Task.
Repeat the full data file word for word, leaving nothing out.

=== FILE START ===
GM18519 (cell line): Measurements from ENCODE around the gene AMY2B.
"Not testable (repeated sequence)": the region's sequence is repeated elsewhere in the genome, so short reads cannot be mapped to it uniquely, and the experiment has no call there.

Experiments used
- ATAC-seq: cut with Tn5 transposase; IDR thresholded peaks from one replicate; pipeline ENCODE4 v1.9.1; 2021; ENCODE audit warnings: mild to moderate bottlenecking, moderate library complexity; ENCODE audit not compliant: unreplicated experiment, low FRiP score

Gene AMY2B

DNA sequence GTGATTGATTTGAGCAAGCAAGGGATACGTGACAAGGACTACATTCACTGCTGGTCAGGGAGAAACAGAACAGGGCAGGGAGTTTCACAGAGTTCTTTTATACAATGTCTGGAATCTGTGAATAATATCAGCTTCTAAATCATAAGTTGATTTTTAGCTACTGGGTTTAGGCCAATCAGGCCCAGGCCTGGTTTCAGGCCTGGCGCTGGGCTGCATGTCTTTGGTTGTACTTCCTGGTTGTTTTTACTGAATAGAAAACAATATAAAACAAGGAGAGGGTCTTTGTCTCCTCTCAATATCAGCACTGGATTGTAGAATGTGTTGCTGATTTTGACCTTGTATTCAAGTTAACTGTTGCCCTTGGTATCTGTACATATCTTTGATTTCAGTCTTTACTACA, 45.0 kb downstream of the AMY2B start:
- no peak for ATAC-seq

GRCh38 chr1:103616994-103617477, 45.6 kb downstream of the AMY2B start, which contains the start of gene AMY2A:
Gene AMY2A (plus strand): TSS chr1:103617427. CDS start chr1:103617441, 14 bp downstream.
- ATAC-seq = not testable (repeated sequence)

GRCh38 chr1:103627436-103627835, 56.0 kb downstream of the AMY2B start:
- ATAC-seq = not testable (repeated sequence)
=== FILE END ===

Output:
GM18519 (cell line): Measurements from ENCODE around the gene AMY2B.
"Not testable (repeated sequence)": the region's sequence is repeated elsewhere in the genome, so short reads cannot be mapped to it uniquely, and the experiment has no call there.

Experiments used
- ATAC-seq: cut with Tn5 transposase; IDR thresholded peaks from one replicate; pipeline ENCODE4 v1.9.1; 2021; ENCODE audit warnings: mild to moderate bottlenecking, moderate library complexity; ENCODE audit not compliant: unreplicated experiment, low FRiP score

Gene AMY2B

DNA sequence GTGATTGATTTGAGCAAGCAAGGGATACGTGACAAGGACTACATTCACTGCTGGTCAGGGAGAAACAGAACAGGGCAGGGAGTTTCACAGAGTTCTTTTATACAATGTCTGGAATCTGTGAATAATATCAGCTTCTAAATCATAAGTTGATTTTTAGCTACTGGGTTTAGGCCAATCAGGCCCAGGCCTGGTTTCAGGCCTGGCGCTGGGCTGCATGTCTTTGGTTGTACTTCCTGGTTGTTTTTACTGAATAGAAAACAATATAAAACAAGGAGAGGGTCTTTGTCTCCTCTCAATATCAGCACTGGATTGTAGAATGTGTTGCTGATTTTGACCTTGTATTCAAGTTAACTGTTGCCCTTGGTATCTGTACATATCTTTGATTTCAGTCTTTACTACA, 45.0 kb downstream of the AMY2B start:
- no peak for ATAC-seq

GRCh38 chr1:103616994-103617477, 45.6 kb downstream of the AMY2B start, which contains the start of gene AMY2A:
Gene AMY2A (plus strand): TSS chr1:103617427. CDS start chr1:103617441, 14 bp downstream.
- ATAC-seq = not testable (repeated sequence)

GRCh38 chr1:103627436-103627835, 56.0 kb downstream of the AMY2B start:
- ATAC-seq = not testable (repeated sequence)